All In For Bay Area October


Halloween this month. Should I begin, “It was a dark and stormy night…”?

I’d be lyin’ if I did. It’s 94 degrees outside. I checked on my electronic digital meat thermometer.

That’s the truth. About the 94, and the thermometer. It's the only one I have. 

Thanks, Joce!
Those familiar with the Bay Area know fog fades this time of year, beat back to sea by a high pressure ridge that allows La Cité, Peninsula and North Bay temps to soar. Not in mid summer as in other places.

In July and August our inland valleys heat up and draw fog to the coastal cities of northern California. There the wispy fluff hugs and hovers; Mark Twain is often erroneously credited for the thing he never said about the coldest winter he ever spent...

That’s why you bring your sweatshirt when you visit San Francisco in summer, right? Oh, you didn’t? Then you bought yours at Fisherman’s Wharf.

San Francisco awaits the tourist exit. It saves its best for locals who then stroll sleeveless late into evening, every moment of warmth absorbed and stored as a morsel in memory, like squirrels and the acorns they hide to make it through the winter. Fall is our time with windows wide open. Coffee and a pastry at a sidewalk cafe. This is a day at the beach. For real.       

Heat is our sign of autumn. Our version of northeastern leaves showing color. Heat is the last glorious gasp before rain and chill set in, and Halloween comes a knockin'.

As a kid hot weather met us as we returned to school in September. I sat at my desk wriggling in the seat as I attempted to listen attentively in Mrs. Goggins’ science class. Afternoons with temps close to the century mark, the back of my legs itching and sweating in a wool, plaid, pleated Catholic school skirt. It was difficult to be still, checking the clock and waiting to escape the hot and airless classroom. In a rush to shed the stiff school uniform and get to the five & dime to find a Halloween costume.

By October 31st the weather shifts. Predictable cold and drizzle threaten to dampen festivities. Parents argue with kids over how to keep warm and dry. Nothing like a jacket or raincoat to ruin a costume's fun.

In this heat it’s hard to imagine that conversation lies less than 30 days ahead. But it never fails.

Yesterday, when it was 97 degrees, I contemplated foregoing Halloween hubbub. Admittedly it’s early to begin the annual search for orange squash with jack-o-lantern potential but a hectic schedule threatened to squeeze the fun out of October till late in the month, maybe even too late. Not worth the trouble for only a few days, a week at the most. That’s what I said to myself. Yesterday.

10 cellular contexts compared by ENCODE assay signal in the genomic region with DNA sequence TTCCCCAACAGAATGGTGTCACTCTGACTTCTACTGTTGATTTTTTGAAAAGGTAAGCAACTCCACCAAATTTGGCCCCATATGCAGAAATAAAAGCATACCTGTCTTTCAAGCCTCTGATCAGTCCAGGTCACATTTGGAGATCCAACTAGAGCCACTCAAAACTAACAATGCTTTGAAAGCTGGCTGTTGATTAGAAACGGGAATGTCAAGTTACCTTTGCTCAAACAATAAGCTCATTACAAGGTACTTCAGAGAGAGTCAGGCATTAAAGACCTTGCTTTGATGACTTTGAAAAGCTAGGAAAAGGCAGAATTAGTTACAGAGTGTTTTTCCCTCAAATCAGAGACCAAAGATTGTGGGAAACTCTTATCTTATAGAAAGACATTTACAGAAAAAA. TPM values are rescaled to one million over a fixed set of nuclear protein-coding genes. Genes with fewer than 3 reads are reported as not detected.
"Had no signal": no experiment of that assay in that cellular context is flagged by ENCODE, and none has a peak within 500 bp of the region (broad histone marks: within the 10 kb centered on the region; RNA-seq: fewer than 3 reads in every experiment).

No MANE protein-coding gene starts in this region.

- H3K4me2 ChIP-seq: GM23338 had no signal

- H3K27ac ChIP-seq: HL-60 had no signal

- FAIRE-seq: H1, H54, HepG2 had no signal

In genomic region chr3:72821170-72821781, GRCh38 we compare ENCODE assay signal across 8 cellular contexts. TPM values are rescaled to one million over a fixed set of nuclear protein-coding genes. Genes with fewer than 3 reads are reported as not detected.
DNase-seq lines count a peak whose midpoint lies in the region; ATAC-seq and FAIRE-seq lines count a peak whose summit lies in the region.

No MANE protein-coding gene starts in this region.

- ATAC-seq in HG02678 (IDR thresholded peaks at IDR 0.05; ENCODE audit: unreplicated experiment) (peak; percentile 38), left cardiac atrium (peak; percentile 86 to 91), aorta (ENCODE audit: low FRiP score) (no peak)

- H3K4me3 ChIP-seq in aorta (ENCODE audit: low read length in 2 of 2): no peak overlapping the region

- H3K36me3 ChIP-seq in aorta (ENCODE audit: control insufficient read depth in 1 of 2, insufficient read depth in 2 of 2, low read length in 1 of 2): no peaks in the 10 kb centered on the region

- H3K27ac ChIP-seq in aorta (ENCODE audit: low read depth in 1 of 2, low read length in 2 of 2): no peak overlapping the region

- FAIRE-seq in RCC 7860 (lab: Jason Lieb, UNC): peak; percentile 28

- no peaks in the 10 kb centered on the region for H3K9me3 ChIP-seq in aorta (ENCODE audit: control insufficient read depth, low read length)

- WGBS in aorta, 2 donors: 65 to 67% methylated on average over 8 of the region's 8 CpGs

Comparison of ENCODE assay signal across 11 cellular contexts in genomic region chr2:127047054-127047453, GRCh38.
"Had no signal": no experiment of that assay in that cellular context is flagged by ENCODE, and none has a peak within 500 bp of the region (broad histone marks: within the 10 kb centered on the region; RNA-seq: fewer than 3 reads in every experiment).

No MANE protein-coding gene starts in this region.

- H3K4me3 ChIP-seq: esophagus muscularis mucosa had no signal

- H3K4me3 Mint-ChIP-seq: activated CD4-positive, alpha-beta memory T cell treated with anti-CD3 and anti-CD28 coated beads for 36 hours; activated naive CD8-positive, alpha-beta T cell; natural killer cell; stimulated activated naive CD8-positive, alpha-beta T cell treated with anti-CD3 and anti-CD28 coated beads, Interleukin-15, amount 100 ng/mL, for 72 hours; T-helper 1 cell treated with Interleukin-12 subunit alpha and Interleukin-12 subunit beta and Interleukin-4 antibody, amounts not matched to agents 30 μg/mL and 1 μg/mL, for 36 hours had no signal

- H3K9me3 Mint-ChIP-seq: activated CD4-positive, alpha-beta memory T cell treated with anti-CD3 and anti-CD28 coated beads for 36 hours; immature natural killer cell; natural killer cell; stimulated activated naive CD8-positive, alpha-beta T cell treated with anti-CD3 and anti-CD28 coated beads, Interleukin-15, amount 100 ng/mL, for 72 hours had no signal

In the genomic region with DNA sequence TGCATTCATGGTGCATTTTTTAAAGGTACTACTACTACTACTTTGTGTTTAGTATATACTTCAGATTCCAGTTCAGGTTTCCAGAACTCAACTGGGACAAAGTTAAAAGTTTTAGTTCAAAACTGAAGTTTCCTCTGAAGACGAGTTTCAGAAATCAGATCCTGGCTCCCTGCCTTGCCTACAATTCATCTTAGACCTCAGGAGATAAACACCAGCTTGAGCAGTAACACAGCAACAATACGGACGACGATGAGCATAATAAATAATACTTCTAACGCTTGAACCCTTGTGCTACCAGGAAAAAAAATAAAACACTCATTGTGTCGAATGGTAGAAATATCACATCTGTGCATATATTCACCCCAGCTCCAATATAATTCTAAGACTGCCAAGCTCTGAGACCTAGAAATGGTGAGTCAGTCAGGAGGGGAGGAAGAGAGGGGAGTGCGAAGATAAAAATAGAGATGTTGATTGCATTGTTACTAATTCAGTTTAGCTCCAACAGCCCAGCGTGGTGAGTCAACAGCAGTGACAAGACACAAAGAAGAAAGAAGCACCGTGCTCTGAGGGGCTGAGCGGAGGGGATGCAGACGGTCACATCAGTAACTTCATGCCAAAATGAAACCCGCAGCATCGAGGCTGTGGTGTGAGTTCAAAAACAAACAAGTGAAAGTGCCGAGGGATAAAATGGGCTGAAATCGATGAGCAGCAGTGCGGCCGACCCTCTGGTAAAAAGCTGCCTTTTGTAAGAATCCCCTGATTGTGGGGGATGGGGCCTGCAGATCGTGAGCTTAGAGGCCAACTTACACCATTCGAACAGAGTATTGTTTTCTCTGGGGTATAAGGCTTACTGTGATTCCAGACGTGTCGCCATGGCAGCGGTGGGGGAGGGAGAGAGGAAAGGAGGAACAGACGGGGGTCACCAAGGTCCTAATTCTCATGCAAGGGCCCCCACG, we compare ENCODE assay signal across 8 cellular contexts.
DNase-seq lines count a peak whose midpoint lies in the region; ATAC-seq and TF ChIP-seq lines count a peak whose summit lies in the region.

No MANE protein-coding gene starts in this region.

Perhaps 2012 was designated somewhere as the year to skip Halloween hijinks.

I live on a winding street that climbs a hill overlooking a canyon. Street lamps are few. Sidewalks none. The paved road is narrow and though the speed limit is 20mph to safely accommodate pedestrians sharing it, not everyone abides. Night brings critters. It's poor trick or treat territory.

But we justify a candy purchase by telling ourselves someone may knock and we don't want to be the house that spoils the fun. Just in case, that’s what the hubs and I say while buying a sack of our favorite treats.


Then five years ago a baby was born next door. He easily became our neighborhood’s child. Drew us all in and each October I would see his mother push his stroller to two houses displaying a few decorations. One across the street with a blow up witch sitting on the red brick steps, toes curled upward, striped witch's socks. Then they’d roll to our house with my pile of pumpkins and glowing lights.

A whole new haunting Halloween spin on things with the arrival of that boy. As he grew he began to walk with his mother, hand in hand after his nap, to visit the witch and sit next to it on the steps. I added to our collection enthusiastically. More ghoulish fun. A skull with light up eyes. An animated Grim Reaper.

No mystery why the houses next to his have the most decorations. We're tickled by his delight.

Now he runs here on his own, within Mom’s watching range, to check that we’re appropriately festooned for fall. Monitoring our progress.

A month ago he became a big brother. Last evening with windows open to the hot, still night I could hear the infant's cry. In the season when life prepares for the dormancy of winter, to pull back and hunker down, I'm reminded that in some places life is new. I'm renewed as well.


The sound of life. I couldn’t help myself. I rethought my original plan. For our neighborhood's child, Halloween will visit my house. For his baby brother, too, who will pass fast asleep in a buggy. 

In big brother’s smile I'm reminded that rituals and novelty are cookies and milk, should never be separated or ever skipped. 

I climb a ladder to string peeking, peeping, blinking, spooky eyes around a tree, no longer remembering that yesterday I thought to do otherwise.

The sun shines brightly without a hint of dark and stormy night though one will doubtless visit soon. If you’re fortunate enough to be here today you can shed that fleece for a while.

This is autumn in the Bay Area. As it is every year dating back to my childhood and long before me.

Nearby is one little boy and his new baby brother soaking up October. While they go about the work of being children I'm reminded to play. 

Some things are too good to take a pass on. Like warm and sunny fall.

Hello, October. We meet again. And I'm all in.



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